A controversial transfer of power. Traditions going by the wayside. A divided country on edge.
Much about the 1869 inauguration of Ulysses S. Grant, the first Ohio-born politician to become president, resembles the year 2021. Americans closely followed the melodrama surrounding the transition from President Andrew Johnson to President-elect Grant, with newspapers around the country reporting near-daily updates.
It culminated in an inauguration which bucked several ceremonial customs and remains one of the more unusual presidential transitions in American history.
Grant and Johnson had been political adversaries for years. Their rivalry was heightened in 1868 when Grant favored the impeachment effort against Johnson.
Back then, presidential inaugurations were held in March, a full four months after Election Day. The first sign of controversy came on the first day of 1869. It was tradition that the president-elect visited the White House on New Year’s Day to begin the peaceful transition.
Grant opted not to make the visit, taking a trip to Philadelphia instead.
The Cincinnati Enquirer, which reported extensively on Grant due to his Southwest Ohio ties, said this act of leaving town “shows us the General in rather an unfavorable light.”
“We venture to say, that if he had not run away, and had called upon the President, that the latter would have treated him with a courtesy (Grant) seems utterly unable to appreciate,” the Enquirer added.
This “coolness” between the two men, as newspapers called it, began to snowball. In January, Grant said he would not take the traditional carriage ride with Johnson on the way to the U.S. Capitol.
“This incident, trifling as it may appear, affords, nevertheless, a clue to the character of General Grant, and shows him to be capable of those majestic flights of littleness,” the Enquirer reacted.
The Inauguration Ball would prove to be the biggest source of controversy. First there was the issue of where to have it; the U.S. Senate voted against allowing any Grant parties inside the Capitol building.
Then there was news Grant did not plan to invite Johnson to attend the parties. People wondered if the incoming Republican president would allow any Democrats to attend.
But the biggest concern among white elites involved the question of Black attendees.
Advertisements said the ball was “open to well-behaved and well-dressed people, who may feel themselves able and willing to pay the initiation fee.” Tickets cost $10 and each allowed in one man and two accompanying women.
Ohio newspapers were split on the issue of allowing Black revelers, with publications in the larger cities generally in favor and others in rural areas printing racist screeds.
If Black Americans were good enough to vote and to serve in the Union Army, publications reasoned, shouldn’t they be good enough to attend inauguration festivities?
In late January, the Enquirer reported that Grant was considering doing away with the Inauguration Ball entirely. Newspapers interpreted this as the president-elect wishing to avoid conflict rather than alienate those who still fought against Black rights following the Civil War’s conclusion.
“The course pursued by General Grant in dodging this issue,” one outlet wrote, “was certainly neither bold nor manly!”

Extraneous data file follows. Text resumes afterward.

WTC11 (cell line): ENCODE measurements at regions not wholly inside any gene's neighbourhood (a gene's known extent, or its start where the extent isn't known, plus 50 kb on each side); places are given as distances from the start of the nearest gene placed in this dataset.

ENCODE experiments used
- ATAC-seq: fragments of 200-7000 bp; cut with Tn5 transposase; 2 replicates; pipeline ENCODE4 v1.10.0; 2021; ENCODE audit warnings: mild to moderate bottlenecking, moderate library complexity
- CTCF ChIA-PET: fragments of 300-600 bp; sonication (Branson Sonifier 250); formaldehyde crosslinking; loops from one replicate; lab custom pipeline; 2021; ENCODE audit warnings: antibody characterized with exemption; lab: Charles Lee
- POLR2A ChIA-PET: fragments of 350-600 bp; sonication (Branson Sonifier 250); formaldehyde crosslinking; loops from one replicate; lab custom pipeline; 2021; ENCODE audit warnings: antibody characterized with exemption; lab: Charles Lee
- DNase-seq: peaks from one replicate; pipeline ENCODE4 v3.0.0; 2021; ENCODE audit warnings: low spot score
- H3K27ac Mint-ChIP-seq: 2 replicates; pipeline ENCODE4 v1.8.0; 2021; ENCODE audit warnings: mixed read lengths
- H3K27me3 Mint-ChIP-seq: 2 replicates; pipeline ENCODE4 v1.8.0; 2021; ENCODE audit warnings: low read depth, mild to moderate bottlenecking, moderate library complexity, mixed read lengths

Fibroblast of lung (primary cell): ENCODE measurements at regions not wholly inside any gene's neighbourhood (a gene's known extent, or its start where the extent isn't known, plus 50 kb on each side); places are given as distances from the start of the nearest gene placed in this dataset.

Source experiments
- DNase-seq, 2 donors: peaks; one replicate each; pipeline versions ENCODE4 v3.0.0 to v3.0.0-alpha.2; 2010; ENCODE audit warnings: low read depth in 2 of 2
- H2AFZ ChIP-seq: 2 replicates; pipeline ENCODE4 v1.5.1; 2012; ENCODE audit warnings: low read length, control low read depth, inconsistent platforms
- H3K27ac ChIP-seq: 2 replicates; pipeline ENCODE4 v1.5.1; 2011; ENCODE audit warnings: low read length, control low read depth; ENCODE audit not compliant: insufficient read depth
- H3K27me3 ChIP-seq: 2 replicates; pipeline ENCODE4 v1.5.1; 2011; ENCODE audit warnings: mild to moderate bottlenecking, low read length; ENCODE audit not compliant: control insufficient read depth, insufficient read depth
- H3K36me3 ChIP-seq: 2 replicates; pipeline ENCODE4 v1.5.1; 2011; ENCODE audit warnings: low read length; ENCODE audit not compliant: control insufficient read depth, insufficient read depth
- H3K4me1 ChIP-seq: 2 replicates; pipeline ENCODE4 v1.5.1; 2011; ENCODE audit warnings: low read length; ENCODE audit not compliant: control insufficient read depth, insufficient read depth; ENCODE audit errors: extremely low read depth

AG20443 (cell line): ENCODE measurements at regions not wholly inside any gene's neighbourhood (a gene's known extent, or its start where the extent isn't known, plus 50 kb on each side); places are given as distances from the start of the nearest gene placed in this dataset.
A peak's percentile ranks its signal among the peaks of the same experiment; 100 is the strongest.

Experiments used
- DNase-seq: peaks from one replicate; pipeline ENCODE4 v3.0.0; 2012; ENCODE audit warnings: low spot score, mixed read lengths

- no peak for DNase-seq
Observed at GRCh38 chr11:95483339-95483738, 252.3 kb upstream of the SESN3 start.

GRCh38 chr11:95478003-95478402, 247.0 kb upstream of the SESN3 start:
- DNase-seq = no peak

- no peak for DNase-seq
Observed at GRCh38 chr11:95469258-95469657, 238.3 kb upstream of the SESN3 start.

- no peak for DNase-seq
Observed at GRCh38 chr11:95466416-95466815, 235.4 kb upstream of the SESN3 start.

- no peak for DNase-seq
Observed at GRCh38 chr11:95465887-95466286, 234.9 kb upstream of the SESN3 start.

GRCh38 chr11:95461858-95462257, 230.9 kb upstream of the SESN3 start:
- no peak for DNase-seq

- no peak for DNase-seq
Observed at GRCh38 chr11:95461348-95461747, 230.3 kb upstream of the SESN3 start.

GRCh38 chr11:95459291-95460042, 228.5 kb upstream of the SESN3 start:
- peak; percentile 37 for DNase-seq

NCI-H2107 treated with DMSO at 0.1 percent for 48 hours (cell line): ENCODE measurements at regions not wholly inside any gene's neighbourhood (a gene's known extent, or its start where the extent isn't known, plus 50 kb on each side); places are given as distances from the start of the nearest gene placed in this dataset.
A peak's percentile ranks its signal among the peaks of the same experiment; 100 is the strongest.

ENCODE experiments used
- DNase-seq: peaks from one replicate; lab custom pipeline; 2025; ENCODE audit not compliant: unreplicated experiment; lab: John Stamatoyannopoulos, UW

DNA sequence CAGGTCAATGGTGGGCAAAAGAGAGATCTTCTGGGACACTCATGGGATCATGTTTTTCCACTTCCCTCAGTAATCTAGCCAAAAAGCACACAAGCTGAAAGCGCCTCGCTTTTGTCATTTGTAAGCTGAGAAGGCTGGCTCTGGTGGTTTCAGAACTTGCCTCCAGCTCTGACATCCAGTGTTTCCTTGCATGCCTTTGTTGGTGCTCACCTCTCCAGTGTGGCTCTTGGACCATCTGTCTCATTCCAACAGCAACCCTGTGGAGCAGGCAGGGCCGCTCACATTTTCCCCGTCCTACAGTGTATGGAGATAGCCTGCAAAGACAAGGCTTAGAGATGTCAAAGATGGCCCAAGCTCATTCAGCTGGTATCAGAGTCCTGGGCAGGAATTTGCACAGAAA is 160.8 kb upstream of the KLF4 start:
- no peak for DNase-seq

Mayor Sayles J. Bowen of Washington D.C. put the issue to rest in February. Bowen was chairman of the organizing committee and announced that all respectable people, “without distinction of color,” would be allowed to buy tickets.
Johnson ended up declining to participate with the inauguration ceremonies in any way. Grant traveled alone to the Capitol, where he gave the traditional oath of office and inaugural speech.
The Enquirer reported that nobody in attendance could hear the speech except for those very close to the platform. Important points of the address were passed throughout the crowd by word of mouth. Grant asked the nation for patience as the United States continued to chart a path after the war. He also pledged support for “proper treatment” of Native Americans and for suffrage rights of Black citizens.
The Inauguration Ball was held in a new wing of the Treasury Department building. Described as “non-official festivities,” a large crowd nevertheless gathered in four separate ballrooms — one above the other on different floors. The ballrooms were connected by telegraph so that the master of ceremonies could start the dancing at the same instant on each floor.
“The attendance numbered over two thousand persons, and included representatives of all classes and conditions of society,” it was reported. “The crush was so great that it was quite impossible at times to do much dancing.”
Grant arrived at around 10:30 p.m., with the presidential party taken to a private room set apart from the massive crowd. Soon this room filled up with friends and members of the diplomatic corps.
“There was no comfort anywhere in the building,” a newspaper wrote, “and many were glad to escape the pressure.”
While Johnson’s decision to skip the inauguration was considered by many to be in bad taste, some took no issue with it.
In fact, The Gallipolis Journal was glad: “It is better so than it was four years ago, when he disgraced his office and his country, by presenting himself drunk at the inauguration ceremony. He is too low to disgrace anybody now, even himself.”
The theme of the day was peace, as highlighted in the inauguration ode from J.M. Winchell, which concluded with these lines:
“There, from New England’s busy mills;
From where the Mississippi flows;
From where the bursting cotton fills
The golden air with mimic snows;
From where the gleaming nuggets shine
Close neighbors of the fruitful vine–
They will not cease;
The countless voices raised to greet
The soldier in the ruler’s seat,
This chorus ever to repeat,
‘Let us have Peace!'”